Pathogenesis and clinical pictures of Candidiasis Candida is a normal inhabitant of human and animal mucosa (commensal). Candida infections must therefore be considered endogenous. Candidiasis usually develop in persons whose immunity is compromised, most frequently in the presence of disturbed cellular immunity. The mucosa is affected most often, less frequently the outer skin and inner organs (deep candidiasis). Oral candidiasis or thrush is a common disease in newborns. It is seen as many small white flecks that cover the tongue and mouth. At birth, newborns do not have a normal microbiota in the oropharyngeal area. If the mother vaginal area is heavily infected with C. albicans, the upper respiratory tract of the newborn becomes colonized during passage through the birth canal. Thrush occurs because growth of C. albicans can not be inhibited by the other microbiota. Once the newborn has developed its own normal oropharyngeal microbiota, thrush becomes uncommon. Paronychia and onychomycosis are associated with Candida infections of the subcutaneous tissues of the digits and nails, respectively. These infections usually result from continued immersion of the appendages in water. Intertriginous candidiasis involves those areas of the body, usually opposed skin surfaces, that are warm and moist: axillae, groin, skin folds. Napkin (diaper) candidiasis is typically found in infants whose diapers are not changed frequently and therefore are not kept dry. Candidal vaginitis can result from diabetes, antibiotic therapy, oral contraceptives, pregnancy, or any other factor that compromises the female host. Normally the omnipresent lactobacilli (Döderlein’s bacilli) can control Candida in this area by the low pH they create. However, if their numbers are decreased by any of the aforementioned factors, Candida may proliferate, causing a curdlike, yellow-white discharge from the vaginal area. Candida can be transmitted to males during intercourse and lead to balanitis; thus it also can be considered a sexually transmitted disease. Balanitis is a Candida infection of the male glans penis and occurs primarily in uncircumcised males. The disease begins as vesicles on the penis that develop into patches and are accompanied by severe itching and burning.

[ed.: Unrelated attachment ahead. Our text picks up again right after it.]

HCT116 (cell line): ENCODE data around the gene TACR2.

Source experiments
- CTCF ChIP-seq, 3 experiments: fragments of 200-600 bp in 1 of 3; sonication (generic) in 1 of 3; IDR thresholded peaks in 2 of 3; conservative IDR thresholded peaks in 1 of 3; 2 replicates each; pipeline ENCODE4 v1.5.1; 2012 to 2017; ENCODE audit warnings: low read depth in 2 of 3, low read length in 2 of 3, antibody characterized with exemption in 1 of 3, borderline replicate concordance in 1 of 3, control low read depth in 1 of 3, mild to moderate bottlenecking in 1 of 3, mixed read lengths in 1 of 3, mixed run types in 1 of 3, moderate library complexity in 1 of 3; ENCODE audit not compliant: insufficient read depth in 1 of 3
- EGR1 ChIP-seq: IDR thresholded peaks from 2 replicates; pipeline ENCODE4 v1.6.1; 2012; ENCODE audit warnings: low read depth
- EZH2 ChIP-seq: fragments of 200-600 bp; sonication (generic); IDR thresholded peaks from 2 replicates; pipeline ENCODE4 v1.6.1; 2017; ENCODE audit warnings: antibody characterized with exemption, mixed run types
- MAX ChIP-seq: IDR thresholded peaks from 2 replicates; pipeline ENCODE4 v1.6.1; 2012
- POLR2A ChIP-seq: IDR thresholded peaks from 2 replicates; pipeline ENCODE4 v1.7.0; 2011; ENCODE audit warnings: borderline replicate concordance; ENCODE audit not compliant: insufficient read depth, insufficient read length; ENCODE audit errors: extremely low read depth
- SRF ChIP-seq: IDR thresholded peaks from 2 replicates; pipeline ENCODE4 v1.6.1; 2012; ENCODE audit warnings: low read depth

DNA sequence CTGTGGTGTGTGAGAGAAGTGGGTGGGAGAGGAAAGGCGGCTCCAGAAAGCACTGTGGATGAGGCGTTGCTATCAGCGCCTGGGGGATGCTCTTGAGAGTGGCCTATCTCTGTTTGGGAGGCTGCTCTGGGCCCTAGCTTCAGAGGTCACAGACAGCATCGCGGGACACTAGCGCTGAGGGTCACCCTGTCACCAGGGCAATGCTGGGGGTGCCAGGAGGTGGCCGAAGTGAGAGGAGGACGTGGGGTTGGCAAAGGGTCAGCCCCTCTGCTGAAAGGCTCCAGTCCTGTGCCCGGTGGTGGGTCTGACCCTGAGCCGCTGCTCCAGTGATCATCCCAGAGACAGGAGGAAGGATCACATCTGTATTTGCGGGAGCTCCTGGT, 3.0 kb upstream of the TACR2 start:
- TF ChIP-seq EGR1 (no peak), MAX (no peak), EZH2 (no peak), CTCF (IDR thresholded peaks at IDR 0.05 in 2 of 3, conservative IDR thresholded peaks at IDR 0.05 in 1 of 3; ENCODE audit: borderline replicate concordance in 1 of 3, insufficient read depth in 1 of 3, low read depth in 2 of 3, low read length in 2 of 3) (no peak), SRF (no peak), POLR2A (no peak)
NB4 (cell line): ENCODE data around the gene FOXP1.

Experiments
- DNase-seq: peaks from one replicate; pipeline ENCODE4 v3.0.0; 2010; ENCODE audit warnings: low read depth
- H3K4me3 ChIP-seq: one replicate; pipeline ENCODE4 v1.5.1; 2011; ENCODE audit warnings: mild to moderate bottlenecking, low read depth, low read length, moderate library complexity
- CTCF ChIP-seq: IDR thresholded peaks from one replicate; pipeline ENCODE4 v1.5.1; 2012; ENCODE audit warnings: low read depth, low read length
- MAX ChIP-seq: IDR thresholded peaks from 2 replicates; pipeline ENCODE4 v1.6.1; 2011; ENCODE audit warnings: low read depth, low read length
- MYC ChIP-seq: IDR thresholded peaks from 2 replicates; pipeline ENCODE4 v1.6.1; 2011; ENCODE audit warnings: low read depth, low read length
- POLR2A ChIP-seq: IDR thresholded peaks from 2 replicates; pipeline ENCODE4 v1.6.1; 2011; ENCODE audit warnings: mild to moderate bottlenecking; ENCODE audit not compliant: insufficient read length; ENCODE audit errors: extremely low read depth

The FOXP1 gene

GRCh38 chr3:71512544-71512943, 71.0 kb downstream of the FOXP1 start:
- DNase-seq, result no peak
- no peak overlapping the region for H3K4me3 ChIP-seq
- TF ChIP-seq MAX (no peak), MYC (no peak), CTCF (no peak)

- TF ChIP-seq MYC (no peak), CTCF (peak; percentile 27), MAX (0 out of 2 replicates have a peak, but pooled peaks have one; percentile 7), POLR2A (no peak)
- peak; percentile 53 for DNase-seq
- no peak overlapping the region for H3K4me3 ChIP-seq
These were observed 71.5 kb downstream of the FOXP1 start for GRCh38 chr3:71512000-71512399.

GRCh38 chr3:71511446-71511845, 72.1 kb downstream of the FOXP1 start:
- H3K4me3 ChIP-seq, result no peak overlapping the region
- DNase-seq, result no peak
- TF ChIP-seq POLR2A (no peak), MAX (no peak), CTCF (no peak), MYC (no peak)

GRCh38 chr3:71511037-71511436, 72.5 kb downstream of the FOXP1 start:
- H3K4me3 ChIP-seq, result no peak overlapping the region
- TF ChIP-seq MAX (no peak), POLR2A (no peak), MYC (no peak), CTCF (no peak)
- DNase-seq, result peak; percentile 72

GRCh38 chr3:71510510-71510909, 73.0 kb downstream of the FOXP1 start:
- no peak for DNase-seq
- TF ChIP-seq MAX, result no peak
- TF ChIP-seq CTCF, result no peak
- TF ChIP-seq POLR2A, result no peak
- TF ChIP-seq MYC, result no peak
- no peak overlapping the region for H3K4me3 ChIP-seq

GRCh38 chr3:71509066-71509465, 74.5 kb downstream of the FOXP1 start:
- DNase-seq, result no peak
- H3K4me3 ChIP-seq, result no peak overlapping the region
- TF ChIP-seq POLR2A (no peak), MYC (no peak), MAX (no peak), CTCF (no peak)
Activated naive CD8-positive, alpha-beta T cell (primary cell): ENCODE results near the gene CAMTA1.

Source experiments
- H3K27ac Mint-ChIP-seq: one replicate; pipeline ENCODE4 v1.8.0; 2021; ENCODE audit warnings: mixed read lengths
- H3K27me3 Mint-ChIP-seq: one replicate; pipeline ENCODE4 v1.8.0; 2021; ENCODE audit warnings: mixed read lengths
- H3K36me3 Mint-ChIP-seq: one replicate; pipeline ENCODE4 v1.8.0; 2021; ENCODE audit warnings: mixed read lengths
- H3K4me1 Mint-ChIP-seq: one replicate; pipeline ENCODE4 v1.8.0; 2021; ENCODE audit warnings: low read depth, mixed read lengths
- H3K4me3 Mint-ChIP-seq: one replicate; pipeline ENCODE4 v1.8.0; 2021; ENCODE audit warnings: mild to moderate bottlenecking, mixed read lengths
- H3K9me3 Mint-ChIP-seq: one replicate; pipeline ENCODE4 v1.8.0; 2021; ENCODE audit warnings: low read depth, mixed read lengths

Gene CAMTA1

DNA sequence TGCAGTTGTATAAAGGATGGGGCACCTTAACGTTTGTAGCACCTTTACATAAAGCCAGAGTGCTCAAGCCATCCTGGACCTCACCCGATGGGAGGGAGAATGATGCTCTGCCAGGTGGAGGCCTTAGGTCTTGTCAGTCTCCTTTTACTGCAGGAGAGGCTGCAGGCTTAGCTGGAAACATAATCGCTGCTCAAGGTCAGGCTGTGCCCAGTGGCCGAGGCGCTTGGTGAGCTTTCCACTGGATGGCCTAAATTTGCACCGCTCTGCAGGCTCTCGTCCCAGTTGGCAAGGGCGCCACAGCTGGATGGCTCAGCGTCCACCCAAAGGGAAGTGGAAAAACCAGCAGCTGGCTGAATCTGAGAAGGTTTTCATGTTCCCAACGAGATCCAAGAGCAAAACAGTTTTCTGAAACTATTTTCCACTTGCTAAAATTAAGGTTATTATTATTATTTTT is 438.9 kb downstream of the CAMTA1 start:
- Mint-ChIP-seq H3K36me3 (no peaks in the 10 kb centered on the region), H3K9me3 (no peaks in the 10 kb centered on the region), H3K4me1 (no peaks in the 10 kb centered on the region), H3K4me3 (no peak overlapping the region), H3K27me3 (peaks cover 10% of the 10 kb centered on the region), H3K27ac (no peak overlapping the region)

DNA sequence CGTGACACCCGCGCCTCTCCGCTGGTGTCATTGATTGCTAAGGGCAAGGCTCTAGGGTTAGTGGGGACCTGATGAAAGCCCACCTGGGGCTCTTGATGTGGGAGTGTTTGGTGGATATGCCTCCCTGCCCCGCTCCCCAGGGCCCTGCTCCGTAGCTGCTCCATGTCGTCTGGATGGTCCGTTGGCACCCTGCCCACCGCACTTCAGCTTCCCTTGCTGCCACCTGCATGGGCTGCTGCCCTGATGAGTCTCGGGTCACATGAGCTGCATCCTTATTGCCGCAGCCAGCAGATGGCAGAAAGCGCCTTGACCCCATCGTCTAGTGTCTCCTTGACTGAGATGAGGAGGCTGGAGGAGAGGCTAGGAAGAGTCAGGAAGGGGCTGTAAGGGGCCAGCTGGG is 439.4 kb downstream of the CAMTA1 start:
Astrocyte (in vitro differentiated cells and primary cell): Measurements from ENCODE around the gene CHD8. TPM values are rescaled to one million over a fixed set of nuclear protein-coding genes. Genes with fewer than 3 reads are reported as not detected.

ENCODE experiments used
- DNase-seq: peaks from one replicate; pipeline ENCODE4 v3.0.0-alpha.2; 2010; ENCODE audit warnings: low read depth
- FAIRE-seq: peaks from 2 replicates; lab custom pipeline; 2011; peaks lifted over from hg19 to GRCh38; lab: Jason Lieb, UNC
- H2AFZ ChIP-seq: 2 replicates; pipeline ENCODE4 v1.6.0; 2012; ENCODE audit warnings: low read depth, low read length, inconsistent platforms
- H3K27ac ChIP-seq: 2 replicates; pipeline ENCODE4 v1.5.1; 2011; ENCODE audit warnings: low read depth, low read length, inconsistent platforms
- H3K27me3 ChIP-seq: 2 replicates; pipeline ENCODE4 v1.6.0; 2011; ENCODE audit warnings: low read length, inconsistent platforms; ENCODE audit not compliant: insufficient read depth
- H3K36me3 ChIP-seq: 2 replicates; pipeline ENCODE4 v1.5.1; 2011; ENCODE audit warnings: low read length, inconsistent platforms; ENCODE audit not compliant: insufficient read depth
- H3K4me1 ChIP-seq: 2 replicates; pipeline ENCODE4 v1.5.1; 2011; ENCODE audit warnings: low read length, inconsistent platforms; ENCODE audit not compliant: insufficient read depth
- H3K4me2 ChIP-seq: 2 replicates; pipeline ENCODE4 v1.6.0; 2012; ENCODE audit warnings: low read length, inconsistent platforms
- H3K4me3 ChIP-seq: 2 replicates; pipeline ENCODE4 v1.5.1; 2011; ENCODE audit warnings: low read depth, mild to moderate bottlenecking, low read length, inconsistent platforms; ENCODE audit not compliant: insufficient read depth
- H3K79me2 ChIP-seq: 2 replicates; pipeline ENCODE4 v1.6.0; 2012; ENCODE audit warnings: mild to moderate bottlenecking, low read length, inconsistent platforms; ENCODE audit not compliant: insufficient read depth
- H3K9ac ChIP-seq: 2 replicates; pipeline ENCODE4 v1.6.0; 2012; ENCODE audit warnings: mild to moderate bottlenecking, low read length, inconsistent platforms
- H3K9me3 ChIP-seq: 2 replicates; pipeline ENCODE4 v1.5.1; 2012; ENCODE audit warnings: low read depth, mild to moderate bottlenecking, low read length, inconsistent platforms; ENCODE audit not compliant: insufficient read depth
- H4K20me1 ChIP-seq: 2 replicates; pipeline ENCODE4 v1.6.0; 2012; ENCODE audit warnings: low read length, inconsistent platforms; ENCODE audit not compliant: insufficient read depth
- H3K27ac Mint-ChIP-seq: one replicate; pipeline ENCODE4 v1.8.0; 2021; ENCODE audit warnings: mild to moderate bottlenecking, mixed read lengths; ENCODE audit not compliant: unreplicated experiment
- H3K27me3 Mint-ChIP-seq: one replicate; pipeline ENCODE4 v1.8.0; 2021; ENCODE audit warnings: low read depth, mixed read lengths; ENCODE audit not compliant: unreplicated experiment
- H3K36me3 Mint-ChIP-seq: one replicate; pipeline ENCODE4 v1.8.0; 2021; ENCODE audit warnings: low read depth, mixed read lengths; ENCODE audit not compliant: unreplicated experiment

Diagnosis of Candidiasis Diagnosis of candidiasis is difficult because (1) this fungus is a frequent secondary invader in diseased hosts, (2) a mixed microbiota is most often found in the diseased tissue, and (3) no completely specific immunologic procedures for the identification of Candida currently exist.